The public spat gave fans in Australia a glimpse into how sinister and difficult the world of international rugby league development can be.
Following the 2017 World Cup success, that saw Lebanon eventually defeated by just two points in the quarter-final against Tonga there was genuine optimism about their domestic competition and the potential heights the game might reach.
As Farah pointed out in the last two years there has been little or no domestic rugby league activity. The current Lebanese Federation Board have been accused of not capitalising on the 2017 World Cup success.
There is a lack of detailed information available to make a judgement on why this lack of progress has eventuated. At one time the country boasted an eight team competition that included university teams. A glance at the Federation’s website provides no evidence of current domestic activity. There have been suggestions of ghost clubs being set up by the Federation.
Former Lebanon Rugby League Federation President Mohamed Habbous who stood down after the World Cup was interviewed by Roar colleague Steve Mascord in early 2018 said
“After this (2017) World Cup, we started getting the support. We had sponsors from Australia who wanted to support the development of the sport in Lebanon. Even the Sports Ministry recognised what we’ve done for the country and they started to give some support to the whole thing.”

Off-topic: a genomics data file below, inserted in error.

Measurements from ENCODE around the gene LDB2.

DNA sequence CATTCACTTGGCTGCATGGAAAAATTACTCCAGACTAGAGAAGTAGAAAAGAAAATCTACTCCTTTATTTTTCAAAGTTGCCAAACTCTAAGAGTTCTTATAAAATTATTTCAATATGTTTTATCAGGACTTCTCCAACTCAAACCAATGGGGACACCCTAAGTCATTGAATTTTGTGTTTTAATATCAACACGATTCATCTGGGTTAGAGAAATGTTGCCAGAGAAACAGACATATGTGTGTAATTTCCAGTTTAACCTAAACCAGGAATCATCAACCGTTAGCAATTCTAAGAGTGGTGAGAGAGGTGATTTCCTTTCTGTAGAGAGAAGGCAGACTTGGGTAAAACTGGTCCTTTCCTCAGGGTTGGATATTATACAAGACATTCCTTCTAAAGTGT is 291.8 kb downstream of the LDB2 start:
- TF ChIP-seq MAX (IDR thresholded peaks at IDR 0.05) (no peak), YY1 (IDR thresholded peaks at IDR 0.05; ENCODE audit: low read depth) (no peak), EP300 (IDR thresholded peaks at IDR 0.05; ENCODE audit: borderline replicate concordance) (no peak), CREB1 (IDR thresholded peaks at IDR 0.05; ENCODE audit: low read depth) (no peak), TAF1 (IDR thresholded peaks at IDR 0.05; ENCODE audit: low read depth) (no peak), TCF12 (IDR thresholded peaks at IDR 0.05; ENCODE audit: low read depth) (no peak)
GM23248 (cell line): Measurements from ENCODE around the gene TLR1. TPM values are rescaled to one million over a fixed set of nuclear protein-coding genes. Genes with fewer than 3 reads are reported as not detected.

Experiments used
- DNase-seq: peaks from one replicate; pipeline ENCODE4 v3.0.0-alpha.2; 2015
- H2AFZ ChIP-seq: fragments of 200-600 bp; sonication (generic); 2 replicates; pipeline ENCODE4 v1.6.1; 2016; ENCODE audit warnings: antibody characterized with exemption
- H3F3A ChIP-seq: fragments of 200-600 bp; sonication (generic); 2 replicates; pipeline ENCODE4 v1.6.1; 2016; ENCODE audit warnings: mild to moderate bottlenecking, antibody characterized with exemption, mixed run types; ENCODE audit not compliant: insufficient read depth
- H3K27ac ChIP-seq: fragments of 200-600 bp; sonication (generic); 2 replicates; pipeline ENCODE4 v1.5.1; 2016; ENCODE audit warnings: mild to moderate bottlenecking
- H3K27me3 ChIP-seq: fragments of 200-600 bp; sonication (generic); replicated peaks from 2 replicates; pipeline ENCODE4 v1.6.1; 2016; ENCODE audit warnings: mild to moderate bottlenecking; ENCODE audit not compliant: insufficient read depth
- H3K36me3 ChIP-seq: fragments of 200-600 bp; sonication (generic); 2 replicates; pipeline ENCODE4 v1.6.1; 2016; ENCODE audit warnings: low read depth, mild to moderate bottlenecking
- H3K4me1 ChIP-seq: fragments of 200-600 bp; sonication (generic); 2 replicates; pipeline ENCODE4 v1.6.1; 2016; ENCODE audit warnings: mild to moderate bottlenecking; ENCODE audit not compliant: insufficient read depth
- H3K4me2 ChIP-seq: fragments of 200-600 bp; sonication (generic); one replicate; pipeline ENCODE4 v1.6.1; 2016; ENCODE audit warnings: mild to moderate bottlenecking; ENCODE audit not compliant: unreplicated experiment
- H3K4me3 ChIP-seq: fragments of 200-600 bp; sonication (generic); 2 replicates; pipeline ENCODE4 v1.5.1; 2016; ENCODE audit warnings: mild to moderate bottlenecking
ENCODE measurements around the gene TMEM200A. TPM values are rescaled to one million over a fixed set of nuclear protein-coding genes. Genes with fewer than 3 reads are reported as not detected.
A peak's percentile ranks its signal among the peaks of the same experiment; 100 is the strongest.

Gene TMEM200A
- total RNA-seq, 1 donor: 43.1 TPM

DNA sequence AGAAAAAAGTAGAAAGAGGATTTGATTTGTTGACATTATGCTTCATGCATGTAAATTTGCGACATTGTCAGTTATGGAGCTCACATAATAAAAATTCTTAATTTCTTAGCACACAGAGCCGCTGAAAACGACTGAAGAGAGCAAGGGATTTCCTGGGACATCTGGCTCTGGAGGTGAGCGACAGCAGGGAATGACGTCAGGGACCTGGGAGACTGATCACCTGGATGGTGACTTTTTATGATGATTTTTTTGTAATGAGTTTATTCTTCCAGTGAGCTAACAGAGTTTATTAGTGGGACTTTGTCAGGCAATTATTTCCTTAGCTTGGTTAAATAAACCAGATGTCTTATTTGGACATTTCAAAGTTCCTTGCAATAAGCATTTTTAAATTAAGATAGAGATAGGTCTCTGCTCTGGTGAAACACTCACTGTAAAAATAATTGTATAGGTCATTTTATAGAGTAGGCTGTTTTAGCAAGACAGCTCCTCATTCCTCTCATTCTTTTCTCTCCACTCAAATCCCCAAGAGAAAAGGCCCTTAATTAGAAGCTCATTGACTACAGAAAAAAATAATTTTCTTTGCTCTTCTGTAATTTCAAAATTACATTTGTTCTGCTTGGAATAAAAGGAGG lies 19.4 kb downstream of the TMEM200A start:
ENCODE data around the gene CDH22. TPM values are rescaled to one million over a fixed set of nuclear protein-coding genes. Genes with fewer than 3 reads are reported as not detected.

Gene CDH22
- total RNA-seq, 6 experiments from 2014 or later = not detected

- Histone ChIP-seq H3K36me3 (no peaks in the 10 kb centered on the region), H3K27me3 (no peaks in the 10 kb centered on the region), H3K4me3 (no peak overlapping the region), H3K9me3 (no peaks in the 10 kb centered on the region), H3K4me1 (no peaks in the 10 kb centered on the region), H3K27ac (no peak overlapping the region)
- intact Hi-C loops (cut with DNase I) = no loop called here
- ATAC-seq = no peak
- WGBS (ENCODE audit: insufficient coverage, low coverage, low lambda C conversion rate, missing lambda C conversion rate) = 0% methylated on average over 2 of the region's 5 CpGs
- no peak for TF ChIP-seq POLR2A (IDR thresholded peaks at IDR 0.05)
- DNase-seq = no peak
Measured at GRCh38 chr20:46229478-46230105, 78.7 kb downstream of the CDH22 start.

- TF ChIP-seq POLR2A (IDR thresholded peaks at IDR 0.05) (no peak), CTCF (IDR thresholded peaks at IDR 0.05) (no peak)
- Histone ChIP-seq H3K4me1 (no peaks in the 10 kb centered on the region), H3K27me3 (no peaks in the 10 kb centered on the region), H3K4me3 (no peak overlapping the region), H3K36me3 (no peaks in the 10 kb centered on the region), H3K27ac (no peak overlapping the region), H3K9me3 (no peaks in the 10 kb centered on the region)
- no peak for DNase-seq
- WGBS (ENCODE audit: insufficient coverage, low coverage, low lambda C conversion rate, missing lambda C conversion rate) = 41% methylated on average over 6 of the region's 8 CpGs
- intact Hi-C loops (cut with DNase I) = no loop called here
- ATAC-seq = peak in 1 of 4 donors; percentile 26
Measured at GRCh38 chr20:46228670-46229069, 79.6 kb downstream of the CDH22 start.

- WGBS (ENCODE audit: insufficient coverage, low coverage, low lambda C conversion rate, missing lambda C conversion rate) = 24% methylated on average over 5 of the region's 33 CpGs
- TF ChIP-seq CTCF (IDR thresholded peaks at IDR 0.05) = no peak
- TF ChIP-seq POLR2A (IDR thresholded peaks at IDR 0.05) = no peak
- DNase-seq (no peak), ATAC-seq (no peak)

In the same interview Habbous mentioned individuals “who are there for their own personal gains” trying to take over the federation from Sydney.
What exactly went wrong in the last two years is a mystery to outsiders. It is clear there is support on both sides of the fence.
Since 2017 the Federation has endured having an official stood down indefinitely for ‘conduct prejudicial to the sport,’ elected a new board and recently appointed a new CEO.
After the 58-14 loss to Fiji, Cedars coach Rick Stone indicated to the media that the key to the resolution of conflict within the Cedars organisation was building a strong domestic competition in Lebanon. He was confident of that happening with the RLIF stepping in.